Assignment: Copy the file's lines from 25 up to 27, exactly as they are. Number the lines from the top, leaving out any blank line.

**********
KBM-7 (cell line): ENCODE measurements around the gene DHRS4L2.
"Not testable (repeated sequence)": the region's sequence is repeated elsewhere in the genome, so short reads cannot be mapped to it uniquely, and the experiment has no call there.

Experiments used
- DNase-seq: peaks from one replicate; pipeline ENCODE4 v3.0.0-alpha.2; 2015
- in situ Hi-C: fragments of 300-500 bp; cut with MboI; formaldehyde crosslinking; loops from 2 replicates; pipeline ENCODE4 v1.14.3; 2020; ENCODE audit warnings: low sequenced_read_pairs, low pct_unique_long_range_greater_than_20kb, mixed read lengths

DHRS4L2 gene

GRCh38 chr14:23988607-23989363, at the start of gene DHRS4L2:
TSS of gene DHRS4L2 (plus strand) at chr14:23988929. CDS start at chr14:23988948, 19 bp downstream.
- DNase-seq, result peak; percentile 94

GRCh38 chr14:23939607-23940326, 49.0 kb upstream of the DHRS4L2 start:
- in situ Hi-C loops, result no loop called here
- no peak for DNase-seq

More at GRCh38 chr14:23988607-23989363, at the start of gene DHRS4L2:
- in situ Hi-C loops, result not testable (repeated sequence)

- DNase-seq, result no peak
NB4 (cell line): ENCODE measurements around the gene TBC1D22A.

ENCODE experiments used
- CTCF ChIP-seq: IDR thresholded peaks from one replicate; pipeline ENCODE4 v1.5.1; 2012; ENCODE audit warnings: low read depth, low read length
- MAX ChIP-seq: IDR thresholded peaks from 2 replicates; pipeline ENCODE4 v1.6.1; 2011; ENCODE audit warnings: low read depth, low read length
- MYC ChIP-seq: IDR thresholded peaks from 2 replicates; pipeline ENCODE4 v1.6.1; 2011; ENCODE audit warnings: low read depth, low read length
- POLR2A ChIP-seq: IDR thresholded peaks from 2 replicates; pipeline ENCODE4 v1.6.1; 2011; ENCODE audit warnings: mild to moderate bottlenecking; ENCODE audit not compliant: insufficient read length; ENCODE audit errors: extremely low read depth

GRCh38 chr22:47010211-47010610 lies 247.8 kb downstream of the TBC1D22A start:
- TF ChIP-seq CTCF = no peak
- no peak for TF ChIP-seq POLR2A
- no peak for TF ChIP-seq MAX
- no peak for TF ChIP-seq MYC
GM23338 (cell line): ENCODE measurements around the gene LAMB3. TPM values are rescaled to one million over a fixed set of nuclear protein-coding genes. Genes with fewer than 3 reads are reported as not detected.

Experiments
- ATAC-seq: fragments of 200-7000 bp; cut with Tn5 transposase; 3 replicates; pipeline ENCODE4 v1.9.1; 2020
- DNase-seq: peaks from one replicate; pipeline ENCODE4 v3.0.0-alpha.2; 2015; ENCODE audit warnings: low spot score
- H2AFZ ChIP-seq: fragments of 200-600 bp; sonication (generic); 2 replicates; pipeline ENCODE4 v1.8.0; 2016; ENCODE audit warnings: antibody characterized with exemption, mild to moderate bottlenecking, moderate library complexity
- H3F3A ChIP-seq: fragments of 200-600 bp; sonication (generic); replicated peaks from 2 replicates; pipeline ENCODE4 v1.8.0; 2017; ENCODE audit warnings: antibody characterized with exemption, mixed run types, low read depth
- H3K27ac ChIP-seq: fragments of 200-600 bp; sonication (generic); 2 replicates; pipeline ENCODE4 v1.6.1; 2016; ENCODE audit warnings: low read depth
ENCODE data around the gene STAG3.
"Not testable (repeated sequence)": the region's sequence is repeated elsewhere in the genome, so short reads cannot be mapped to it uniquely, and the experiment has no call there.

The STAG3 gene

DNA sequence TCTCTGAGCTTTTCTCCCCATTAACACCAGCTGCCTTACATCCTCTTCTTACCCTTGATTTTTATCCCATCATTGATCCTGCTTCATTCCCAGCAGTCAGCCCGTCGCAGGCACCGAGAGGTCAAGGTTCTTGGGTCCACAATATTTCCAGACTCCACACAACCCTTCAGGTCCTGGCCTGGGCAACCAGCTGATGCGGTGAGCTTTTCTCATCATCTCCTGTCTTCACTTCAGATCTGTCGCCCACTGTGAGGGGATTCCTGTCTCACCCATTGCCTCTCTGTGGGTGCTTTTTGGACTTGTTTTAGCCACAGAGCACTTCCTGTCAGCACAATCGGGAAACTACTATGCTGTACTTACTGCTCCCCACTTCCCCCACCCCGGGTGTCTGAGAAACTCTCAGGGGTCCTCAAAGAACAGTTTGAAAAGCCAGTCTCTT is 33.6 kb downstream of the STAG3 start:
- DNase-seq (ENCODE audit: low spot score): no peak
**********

- no peak for TF ChIP-seq MAX
- no peak for TF ChIP-seq MYC
GM23338 (cell line): ENCODE measurements around the gene LAMB3. TPM values are rescaled to one million over a fixed set of nuclear protein-coding genes. Genes with fewer than 3 reads are reported as not detected.